A Journey Through the Queer History of Brooklyn, Full of Vaudeville and Poetry

In Depth
A Journey Through the Queer History of Brooklyn, Full of Vaudeville and Poetry
Image:Eric McNatt for the 2017 QueerArt Community Portrait Project

So much of the stereotypical view of mid to late 19th century Brooklyn and America more generally could be summed up by the cover of David McCullough’s The Great Bridge: serious, and very safe as a gift for straight, middle-aged white dads. Hugh Ryan’s When Brooklyn Was Queer is a stone thrown into the middle of that longstanding stereotype.

Rather than attempting an encyclopedic accounting of the borough, the book focuses on the world of the Brooklyn waterfront from the 1850s to the 1960s, looking for the conceptual spaces where queer people might have gathered, as Ryan explained. The book is worth reading for the chapter on vaudeville alone, tracing the lives of performers like “male impersonator” Ella Wesner, a huge popular success (paid to promote Little Beauties Cigarettes, like some 19th century social media influencer), who would take up with an actress named Josie Mansfield, who herself had achieved newspaper fame when one of her rich lovers shot another.

Even more fascinating—and tantalizing, considering how much of these live performances was lost to history—is the life of Florence Hines, who performed as a drag king in an African American revue called The Creole Show, based out of Coney Island and incredibly important as it broke with the tropes of minstrelsy, an overwhelmingly dominant form of entertainment at the time.

When Brooklyn Was Queer pairs particularly well with Saidiya Hartman’s recent, incredible Wayward Lives, Beautiful Experiments—excerpted at Jezebel here—which follows some of the same people and territory. Both books contribute to a deeper, richer understanding of New York City’s history, and an expanded sense of who participated in American history more broadly. (Interested locals can also check out an accompanying exhibit at the Brooklyn Historical Society, “On the (Queer) Waterfront,” which runs through August.)

I spoke with Ryan about how he came to write the book, gender in 19th-century vaudeville, Coney Island, and omnipresent 20th century New York City villain Robert Moses. Our conversation has been lightly edited for clarity.

JEZEBEL: For people who haven’t cracked open the book yet, the title is When Brooklyn Was Queer. So: when was it? What’s the period you’re focusing on?

Hugh Ryan: The period the book focuses on is about 111 years of Brooklyn’s history—1855, the publication of Leaves of Grass by Walt Whitman, which he publishes in Brooklyn Heights, all the way up to the closing of the Navy Yard in 1966. That’s really the lifespan of the waterfront in Brooklyn. That’s when it was this economic engine that drove the growth of the city and the growth of this initial queer community.

One of the things I always try to emphasize when I talk about the book is that I use the past tense, even though I know Brooklyn is super queer now and in fact more queer maybe than it’s ever been, but that there was this specific period of time, particularly the 1920s, 1930s, when people would think of Brooklyn as a place to go to for a particularly queer experience. That’s the high point of the community that I’m discussing, and then it sort of falls apart after that. I was born and raised in that period where you would never think of Brooklyn as a place you would go to at all, first off, but particularly a place you’d go to for a queer experience.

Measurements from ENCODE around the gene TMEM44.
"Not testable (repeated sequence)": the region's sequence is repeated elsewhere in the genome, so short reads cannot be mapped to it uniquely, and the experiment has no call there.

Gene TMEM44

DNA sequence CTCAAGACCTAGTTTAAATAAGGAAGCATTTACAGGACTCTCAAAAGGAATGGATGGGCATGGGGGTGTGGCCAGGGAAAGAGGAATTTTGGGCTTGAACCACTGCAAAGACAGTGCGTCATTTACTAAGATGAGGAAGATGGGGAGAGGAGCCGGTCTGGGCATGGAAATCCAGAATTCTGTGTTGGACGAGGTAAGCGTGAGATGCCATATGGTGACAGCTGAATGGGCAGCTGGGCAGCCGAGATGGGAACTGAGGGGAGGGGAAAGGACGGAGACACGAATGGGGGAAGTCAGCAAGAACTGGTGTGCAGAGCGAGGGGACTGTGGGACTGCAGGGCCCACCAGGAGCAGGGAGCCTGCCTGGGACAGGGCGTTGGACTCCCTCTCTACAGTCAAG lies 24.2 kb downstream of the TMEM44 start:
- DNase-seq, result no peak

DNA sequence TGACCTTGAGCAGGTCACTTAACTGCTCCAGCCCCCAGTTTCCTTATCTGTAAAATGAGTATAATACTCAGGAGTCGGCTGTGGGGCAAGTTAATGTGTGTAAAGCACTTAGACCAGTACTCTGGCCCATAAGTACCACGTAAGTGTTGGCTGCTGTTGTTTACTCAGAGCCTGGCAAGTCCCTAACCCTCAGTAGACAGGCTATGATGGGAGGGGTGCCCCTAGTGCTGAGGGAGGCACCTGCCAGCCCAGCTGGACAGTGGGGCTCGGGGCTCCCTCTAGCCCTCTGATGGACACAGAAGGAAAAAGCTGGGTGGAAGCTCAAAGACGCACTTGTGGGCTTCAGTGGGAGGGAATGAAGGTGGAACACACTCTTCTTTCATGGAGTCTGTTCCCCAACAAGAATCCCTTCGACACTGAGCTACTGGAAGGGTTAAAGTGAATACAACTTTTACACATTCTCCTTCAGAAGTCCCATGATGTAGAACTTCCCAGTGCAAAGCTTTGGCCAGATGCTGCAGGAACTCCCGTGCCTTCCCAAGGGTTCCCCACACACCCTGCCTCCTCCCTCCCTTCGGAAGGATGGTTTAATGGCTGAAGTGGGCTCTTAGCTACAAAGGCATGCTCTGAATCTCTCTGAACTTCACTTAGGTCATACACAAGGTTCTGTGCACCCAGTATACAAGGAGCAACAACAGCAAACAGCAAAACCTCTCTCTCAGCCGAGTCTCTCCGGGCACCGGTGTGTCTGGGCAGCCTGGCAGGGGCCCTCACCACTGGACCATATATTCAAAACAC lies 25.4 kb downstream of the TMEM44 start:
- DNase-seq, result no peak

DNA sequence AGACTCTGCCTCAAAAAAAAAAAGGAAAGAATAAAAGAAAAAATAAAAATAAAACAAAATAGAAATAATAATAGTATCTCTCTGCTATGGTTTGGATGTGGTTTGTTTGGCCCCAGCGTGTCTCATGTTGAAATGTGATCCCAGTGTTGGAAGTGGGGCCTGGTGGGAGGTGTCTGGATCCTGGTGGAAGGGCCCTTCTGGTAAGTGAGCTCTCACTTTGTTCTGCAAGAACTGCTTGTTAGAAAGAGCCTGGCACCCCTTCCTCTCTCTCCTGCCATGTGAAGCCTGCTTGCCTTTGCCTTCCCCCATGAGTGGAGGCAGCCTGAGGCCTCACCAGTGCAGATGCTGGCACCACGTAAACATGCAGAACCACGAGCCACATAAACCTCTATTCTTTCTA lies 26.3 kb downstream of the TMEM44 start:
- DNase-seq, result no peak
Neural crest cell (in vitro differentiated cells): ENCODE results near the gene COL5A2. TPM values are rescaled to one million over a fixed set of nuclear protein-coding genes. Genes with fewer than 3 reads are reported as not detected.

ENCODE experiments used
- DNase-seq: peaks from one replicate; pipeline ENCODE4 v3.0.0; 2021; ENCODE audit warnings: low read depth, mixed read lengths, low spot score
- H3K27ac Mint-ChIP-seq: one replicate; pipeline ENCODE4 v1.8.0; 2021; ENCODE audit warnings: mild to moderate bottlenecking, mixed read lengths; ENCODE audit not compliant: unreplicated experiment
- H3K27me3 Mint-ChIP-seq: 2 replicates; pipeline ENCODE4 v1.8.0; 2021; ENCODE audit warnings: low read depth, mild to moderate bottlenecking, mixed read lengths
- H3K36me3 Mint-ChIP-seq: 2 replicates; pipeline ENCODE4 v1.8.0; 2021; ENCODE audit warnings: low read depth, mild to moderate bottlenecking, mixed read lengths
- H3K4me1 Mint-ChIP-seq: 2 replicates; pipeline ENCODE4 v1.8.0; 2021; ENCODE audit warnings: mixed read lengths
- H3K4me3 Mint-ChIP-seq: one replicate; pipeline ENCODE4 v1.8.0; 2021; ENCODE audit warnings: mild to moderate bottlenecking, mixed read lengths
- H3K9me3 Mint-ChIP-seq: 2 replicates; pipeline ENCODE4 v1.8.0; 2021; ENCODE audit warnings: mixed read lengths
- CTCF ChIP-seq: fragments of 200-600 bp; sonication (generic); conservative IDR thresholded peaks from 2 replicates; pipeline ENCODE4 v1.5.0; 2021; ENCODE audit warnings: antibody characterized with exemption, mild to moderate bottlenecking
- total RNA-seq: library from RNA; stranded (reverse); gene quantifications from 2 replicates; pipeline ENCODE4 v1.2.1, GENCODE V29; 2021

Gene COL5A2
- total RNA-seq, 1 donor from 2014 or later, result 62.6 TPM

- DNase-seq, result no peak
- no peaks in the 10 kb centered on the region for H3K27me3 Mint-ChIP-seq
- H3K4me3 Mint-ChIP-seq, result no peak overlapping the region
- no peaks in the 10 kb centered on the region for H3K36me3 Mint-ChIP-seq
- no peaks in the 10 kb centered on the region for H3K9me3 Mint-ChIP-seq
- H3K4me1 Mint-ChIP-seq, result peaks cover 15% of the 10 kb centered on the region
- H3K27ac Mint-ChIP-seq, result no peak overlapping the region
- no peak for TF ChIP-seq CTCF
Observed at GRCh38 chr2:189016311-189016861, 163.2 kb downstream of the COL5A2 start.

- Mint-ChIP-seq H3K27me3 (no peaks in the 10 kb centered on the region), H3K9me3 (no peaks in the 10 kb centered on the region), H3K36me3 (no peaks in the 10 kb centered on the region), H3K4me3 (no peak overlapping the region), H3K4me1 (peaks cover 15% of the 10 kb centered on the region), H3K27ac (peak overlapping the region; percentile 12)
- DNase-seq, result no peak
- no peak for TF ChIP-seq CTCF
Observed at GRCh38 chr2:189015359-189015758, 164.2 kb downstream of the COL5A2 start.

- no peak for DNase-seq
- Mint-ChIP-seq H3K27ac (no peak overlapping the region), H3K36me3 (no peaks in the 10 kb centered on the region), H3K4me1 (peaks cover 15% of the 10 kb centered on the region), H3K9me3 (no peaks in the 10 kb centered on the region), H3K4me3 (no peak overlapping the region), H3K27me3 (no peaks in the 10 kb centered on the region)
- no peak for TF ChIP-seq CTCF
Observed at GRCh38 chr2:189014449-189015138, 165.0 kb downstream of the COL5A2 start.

How did you get onto the trail of the project?

It was pretty funny, actually. I had started this museum called the Pop-Up Museum of Queer History, and we were a collective that did community-sourced art exhibitions about queer history in queer spaces, to ask this question, what would a queer museum look like? It was after the Hide/Seek show had kicked the Wojnarowicz exhibit out of the National Portrait Gallery because it was sort of too queer, and I was really interested in exploring this idea of what would our history look like if we controlled it, and we controlled the spaces it was presented in?

The first one I ever did was in my apartment in Brooklyn, and 300 people showed up. It was way too big, we got shut down by the cops, and I was shocked! I thought I was throwing a one-night party that would be kind of fun and cute, you know? But all of these people came, and I realized we’d hit on something that really mattered. So after a couple of shows, the collective thought, well, we should do one about Brooklyn’s history! That’s where we started. That’s where many of us lived. Then suddenly we realized that we knew nothing about the queer history of Brooklyn. And usually when we put out these calls—we did one in Philly before that, saying we really want to focus on local queer history, and people had lots of things to suggest. But when it came to Brooklyn, people didn’t know anything.

So I thought, well, I’ll go to the library, and I’ll get out the book. Because I was convinced there would be a book. And it would have probably been published in the early 1980s, by some small gay press that had gone under, had been completely forgotten, hadn’t been checked out in 15 years—but I was certain something would exist. But then it didn’t! I looked for websites and documentaries, and there really wasn’t anything that looked at the intersection of Brooklyn and queer history.

I was already a journalist and a curator, and I was talking to a lot of people about queer history regularly, so I just started to collect little bits of information to answer the question for myself. Brooklyn and Manhattan have always had this intimate relationship, and maybe there were some reasons why queer people mostly gathered or organized or made their lives visible on the other side of the East River. That was the initial question for myself, to find out, is there history enough here to do something with? And the answer was overwhelmingly yes. But it really was because I was so ignorant that I came to the question to begin with.